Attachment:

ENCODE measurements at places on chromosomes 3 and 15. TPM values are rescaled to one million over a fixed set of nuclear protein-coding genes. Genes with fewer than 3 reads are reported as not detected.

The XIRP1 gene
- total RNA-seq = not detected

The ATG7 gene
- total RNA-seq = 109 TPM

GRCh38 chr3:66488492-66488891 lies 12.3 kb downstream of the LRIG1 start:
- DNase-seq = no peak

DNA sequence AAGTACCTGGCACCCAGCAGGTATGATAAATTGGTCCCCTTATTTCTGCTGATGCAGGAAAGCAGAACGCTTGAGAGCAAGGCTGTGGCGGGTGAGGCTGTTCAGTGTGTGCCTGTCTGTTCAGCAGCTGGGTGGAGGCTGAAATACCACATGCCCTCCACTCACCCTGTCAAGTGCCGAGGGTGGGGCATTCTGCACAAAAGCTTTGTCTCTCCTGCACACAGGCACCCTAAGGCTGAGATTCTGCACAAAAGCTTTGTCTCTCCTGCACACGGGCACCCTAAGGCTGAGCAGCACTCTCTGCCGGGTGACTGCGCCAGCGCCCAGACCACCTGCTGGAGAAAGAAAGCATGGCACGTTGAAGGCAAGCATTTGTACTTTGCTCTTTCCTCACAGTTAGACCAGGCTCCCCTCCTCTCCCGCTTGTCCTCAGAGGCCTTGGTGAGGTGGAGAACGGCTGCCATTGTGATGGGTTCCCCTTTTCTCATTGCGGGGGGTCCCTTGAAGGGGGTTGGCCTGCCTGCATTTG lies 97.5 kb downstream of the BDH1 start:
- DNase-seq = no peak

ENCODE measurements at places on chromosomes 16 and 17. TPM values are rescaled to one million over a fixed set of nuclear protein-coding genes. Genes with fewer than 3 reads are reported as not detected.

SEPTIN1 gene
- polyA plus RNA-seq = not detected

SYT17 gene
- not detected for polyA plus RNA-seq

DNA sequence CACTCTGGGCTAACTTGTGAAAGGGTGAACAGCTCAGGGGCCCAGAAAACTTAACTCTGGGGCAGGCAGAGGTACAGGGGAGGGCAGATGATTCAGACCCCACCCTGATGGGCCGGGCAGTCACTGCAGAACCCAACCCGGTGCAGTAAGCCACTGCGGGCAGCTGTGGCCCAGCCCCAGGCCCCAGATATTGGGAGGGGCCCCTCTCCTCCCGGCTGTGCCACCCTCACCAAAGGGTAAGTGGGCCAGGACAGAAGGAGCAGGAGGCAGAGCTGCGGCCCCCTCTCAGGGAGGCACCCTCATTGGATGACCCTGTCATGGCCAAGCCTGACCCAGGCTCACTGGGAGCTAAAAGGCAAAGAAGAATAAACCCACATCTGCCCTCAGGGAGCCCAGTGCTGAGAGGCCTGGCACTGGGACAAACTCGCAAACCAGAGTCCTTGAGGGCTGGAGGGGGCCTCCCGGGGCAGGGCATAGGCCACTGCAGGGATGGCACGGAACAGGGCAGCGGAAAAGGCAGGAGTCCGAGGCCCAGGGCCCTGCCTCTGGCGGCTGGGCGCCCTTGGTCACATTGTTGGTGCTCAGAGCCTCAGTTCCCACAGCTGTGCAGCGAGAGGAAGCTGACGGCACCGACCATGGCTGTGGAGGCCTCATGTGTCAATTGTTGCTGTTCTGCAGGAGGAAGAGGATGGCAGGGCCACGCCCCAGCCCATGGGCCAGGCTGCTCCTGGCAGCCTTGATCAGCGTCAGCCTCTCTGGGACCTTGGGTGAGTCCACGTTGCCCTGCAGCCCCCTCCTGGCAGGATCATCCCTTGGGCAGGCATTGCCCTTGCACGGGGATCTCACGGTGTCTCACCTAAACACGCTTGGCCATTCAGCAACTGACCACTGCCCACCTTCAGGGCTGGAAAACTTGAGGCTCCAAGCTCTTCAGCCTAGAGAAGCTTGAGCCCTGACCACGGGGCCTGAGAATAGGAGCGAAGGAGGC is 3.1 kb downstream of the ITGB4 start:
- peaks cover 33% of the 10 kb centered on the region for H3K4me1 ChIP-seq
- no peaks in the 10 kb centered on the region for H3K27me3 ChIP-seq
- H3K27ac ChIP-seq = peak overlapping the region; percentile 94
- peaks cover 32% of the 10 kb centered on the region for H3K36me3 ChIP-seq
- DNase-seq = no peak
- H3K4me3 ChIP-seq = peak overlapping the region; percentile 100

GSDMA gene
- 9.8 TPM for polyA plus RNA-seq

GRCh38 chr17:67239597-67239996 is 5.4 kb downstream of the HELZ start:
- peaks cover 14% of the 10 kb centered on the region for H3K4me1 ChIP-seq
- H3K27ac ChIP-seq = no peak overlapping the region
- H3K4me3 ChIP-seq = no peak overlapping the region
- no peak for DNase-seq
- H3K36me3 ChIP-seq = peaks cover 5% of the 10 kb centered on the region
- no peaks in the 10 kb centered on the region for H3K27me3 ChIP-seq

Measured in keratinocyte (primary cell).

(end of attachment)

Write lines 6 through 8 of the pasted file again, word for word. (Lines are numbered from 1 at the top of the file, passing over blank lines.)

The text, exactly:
GRCh38 chr3:66488492-66488891 lies 12.3 kb downstream of the LRIG1 start:
- DNase-seq = no peak

DNA sequence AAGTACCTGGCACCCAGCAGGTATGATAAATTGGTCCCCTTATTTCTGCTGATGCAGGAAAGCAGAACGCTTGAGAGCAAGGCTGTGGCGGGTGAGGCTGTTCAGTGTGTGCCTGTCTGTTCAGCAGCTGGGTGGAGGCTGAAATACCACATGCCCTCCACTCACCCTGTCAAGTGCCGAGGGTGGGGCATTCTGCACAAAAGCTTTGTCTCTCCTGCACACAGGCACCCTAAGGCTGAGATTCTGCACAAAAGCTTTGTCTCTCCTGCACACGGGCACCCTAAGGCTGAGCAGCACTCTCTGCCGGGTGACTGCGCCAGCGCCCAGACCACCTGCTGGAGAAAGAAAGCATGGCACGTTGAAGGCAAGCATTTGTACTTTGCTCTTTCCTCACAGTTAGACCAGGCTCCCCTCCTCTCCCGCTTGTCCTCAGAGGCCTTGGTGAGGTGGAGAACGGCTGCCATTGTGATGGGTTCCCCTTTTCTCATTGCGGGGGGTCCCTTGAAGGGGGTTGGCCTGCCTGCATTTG lies 97.5 kb downstream of the BDH1 start: